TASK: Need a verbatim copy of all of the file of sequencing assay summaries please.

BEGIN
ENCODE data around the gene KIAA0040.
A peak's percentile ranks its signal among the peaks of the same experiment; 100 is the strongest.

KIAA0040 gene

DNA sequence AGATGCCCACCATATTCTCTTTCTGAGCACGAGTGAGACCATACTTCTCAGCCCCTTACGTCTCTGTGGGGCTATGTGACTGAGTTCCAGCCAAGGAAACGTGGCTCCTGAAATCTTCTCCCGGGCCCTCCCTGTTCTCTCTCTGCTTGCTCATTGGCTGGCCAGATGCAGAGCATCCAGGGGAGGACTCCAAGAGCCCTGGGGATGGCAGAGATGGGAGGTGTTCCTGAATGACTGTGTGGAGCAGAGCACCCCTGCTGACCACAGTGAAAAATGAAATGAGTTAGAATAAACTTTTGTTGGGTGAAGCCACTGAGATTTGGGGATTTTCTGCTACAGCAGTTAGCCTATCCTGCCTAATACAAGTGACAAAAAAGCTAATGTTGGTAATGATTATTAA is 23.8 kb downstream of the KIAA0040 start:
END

ENCODE data around the gene KIAA0040.
A peak's percentile ranks its signal among the peaks of the same experiment; 100 is the strongest.

KIAA0040 gene

DNA sequence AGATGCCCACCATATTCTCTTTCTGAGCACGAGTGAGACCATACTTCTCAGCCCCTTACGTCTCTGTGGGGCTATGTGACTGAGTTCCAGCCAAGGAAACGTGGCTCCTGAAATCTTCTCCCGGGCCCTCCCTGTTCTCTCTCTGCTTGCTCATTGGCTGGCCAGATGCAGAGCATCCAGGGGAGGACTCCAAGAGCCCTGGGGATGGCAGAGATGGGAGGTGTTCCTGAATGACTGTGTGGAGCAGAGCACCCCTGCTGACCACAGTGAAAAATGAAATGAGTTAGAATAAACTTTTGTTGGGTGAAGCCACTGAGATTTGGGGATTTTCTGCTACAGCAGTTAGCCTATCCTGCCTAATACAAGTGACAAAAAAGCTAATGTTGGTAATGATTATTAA is 23.8 kb downstream of the KIAA0040 start: